Verse > Anthologies > William Stanley Braithwaite, ed. > The Book of Restoration Verse
  PREVIOUSNEXT  
CONTENTS · GLOSSARY · BIBLIOGRAPHIC RECORD
William Stanley Braithwaite, ed.  The Book of Restoration Verse.  1910.
 
The Dream
By Aphra Behn (1640–1689)
 
THE GROVE was gloomy all around,
  Murmuring the stream did pass,
Where fond Astraea laid her down
  Upon a bed of grass;
I slept and saw a piteous sight,        5
  Cupid a-weeping lay,
Till both his little stars of light
  Had wept themselves away.
Methought I asked him why he cried;
  My pity led me on,—        10
All sighing the sad boy replied,
  ‘Alas! I am undone!
As I beneath yon myrtles lay,
  Down by Diana’s springs,
Amyntas stole my bow away,        15
  And pinioned both my wings.’
‘Alas!’ I cried, ‘’twas then thy darts
  Wherewith he wounded me?
Thou mighty deity of hearts,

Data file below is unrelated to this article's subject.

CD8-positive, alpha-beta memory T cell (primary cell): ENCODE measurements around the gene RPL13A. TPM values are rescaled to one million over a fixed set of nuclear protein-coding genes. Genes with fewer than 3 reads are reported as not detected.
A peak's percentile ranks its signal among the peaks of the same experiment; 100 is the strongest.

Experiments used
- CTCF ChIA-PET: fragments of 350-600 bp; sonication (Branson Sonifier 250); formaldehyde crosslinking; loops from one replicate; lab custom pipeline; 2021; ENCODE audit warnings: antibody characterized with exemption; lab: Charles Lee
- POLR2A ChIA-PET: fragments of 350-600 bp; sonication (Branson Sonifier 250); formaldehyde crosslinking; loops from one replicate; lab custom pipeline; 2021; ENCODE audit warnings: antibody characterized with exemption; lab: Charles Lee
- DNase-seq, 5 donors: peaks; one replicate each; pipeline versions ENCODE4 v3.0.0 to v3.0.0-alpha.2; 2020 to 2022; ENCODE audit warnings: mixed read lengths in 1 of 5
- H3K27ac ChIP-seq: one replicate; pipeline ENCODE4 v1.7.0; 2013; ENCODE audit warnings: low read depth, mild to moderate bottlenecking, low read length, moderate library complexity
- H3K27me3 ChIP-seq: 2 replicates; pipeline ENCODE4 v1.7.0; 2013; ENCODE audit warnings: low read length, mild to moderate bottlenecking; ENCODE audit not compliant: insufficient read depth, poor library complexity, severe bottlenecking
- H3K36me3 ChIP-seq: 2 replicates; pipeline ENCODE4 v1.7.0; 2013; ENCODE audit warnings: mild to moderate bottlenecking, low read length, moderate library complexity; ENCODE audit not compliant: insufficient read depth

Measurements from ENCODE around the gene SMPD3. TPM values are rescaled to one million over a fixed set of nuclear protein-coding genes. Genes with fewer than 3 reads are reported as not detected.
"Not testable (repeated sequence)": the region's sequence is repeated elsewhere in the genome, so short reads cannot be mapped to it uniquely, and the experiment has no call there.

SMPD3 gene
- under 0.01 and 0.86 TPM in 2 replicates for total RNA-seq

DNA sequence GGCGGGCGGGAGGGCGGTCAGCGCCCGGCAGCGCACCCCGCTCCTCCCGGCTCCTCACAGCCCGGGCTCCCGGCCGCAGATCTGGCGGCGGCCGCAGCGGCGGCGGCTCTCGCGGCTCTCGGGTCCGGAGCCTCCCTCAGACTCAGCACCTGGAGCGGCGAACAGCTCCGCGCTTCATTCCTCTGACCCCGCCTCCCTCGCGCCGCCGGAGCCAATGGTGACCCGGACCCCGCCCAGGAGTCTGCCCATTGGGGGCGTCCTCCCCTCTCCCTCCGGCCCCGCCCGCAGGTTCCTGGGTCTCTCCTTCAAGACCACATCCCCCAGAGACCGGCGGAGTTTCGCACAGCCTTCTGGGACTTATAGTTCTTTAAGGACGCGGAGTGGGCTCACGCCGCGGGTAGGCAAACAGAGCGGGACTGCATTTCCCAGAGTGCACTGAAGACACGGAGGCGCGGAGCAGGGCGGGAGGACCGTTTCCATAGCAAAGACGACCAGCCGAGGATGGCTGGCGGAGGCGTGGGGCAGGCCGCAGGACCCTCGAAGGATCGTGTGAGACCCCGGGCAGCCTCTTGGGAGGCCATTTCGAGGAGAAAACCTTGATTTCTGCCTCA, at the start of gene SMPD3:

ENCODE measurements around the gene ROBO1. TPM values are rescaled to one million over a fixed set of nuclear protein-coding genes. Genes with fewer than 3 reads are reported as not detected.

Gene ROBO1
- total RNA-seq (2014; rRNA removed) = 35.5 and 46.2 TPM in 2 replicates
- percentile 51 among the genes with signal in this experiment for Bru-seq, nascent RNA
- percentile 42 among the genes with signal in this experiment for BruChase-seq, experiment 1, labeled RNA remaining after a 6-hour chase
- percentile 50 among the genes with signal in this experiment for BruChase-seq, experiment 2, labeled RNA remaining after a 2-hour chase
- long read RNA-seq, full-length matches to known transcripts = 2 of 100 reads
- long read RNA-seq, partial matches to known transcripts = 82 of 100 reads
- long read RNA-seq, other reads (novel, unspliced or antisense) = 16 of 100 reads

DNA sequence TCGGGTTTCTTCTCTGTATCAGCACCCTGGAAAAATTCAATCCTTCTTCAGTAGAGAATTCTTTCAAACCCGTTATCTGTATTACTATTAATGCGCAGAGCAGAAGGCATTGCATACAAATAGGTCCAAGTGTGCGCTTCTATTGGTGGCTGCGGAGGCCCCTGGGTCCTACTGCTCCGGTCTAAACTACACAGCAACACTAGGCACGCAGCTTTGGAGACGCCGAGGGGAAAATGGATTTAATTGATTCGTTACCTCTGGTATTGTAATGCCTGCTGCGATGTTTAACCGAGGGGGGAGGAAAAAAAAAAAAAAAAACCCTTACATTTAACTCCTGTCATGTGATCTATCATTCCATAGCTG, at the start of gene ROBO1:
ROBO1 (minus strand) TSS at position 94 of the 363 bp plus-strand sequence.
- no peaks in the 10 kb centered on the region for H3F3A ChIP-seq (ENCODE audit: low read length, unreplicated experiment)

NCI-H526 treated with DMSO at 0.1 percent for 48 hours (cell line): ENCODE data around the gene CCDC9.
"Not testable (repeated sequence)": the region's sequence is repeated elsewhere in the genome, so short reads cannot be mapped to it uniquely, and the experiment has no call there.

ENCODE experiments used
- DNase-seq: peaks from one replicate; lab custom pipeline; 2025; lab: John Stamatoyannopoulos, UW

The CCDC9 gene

He stole his power from thee?        20
Revenge thee, if a god thou be,
  Upon the amorous swain,
I’ll set thy wings at liberty,
  And thou shalt fly again;
And, for this service on my part,        25
  All I demand of thee,
Is, wound Amyntas’ cruel heart,
  And make him die for me.’
His silken fetters I untied,
  And those gay wings displayed,        30
Which gently fanned, he mounting cried,
  ‘Farewell, fond easy maid!’
At this I blushed, and angry grew
  I should a god believe,
And waking found my dream too true,        35
  For I was still a slave.
 
 
CONTENTS · GLOSSARY · BIBLIOGRAPHIC RECORD
  PREVIOUSNEXT  
 
Loading
Click here to shop the Bartleby Bookstore.

Shakespeare · Bible · Strunk · Anatomy · Nonfiction · Quotations · Reference · Fiction · Poetry
© 1993–2014 Bartleby.com · [Top 150] · Subjects · Titles · Authors